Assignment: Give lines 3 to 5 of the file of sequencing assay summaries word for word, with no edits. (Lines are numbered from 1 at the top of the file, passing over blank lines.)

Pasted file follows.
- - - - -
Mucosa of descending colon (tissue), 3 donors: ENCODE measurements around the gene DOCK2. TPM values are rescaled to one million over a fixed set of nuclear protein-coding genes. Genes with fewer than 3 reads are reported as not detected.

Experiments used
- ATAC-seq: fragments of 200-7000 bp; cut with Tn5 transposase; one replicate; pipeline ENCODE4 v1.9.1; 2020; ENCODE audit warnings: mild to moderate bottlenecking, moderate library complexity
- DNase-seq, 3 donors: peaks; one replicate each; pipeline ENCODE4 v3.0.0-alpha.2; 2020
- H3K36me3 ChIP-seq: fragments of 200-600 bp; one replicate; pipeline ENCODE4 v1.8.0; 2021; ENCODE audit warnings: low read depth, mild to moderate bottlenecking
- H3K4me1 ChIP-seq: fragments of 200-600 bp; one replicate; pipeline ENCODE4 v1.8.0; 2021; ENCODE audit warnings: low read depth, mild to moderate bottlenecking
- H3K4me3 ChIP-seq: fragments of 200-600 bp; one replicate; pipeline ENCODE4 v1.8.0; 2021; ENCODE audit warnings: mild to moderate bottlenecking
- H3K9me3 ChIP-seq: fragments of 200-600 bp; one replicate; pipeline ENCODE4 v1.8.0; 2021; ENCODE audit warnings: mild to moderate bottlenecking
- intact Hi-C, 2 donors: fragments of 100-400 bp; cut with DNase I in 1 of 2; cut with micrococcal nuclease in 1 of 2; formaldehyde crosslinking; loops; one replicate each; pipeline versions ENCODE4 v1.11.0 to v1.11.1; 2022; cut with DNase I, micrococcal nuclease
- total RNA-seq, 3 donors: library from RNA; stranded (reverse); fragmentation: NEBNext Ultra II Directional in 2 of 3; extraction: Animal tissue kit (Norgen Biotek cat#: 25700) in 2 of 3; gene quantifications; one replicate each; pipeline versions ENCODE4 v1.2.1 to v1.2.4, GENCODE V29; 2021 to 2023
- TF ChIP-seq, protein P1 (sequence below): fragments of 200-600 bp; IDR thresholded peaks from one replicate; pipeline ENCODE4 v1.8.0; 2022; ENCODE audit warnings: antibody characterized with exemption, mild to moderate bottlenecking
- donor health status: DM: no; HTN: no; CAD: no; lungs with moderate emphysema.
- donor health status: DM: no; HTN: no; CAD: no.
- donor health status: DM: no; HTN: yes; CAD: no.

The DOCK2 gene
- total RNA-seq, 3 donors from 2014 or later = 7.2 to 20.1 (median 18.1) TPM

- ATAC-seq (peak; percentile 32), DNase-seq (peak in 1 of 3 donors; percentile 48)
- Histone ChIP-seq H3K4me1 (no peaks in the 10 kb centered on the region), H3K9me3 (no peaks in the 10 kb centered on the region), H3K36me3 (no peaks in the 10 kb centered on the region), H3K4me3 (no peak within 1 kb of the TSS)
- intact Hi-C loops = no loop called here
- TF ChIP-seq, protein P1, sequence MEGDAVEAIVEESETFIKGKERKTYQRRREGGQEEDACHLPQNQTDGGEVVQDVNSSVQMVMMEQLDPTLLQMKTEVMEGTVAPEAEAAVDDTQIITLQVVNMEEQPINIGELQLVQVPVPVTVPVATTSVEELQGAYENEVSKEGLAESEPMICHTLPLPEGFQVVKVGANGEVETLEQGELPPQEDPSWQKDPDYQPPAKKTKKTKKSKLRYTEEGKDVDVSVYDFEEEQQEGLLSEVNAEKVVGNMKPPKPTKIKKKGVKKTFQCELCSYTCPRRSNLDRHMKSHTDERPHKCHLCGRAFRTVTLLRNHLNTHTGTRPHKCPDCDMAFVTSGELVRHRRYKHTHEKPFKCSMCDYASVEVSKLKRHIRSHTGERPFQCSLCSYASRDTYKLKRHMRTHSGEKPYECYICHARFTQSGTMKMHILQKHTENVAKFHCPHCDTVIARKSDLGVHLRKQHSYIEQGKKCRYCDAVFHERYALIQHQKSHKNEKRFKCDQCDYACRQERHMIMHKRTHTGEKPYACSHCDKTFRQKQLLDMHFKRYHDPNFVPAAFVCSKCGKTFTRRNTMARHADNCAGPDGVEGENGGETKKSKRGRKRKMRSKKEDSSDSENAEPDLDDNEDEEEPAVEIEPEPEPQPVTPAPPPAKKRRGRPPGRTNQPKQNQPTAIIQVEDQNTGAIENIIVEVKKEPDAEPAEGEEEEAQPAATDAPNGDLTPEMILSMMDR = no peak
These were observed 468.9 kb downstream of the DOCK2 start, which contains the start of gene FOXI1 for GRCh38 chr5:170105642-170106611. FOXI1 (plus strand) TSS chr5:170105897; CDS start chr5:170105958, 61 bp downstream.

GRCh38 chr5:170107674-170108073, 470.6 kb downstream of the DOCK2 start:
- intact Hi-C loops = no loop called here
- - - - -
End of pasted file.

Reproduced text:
- ATAC-seq: fragments of 200-7000 bp; cut with Tn5 transposase; one replicate; pipeline ENCODE4 v1.9.1; 2020; ENCODE audit warnings: mild to moderate bottlenecking, moderate library complexity
- DNase-seq, 3 donors: peaks; one replicate each; pipeline ENCODE4 v3.0.0-alpha.2; 2020
- H3K36me3 ChIP-seq: fragments of 200-600 bp; one replicate; pipeline ENCODE4 v1.8.0; 2021; ENCODE audit warnings: low read depth, mild to moderate bottlenecking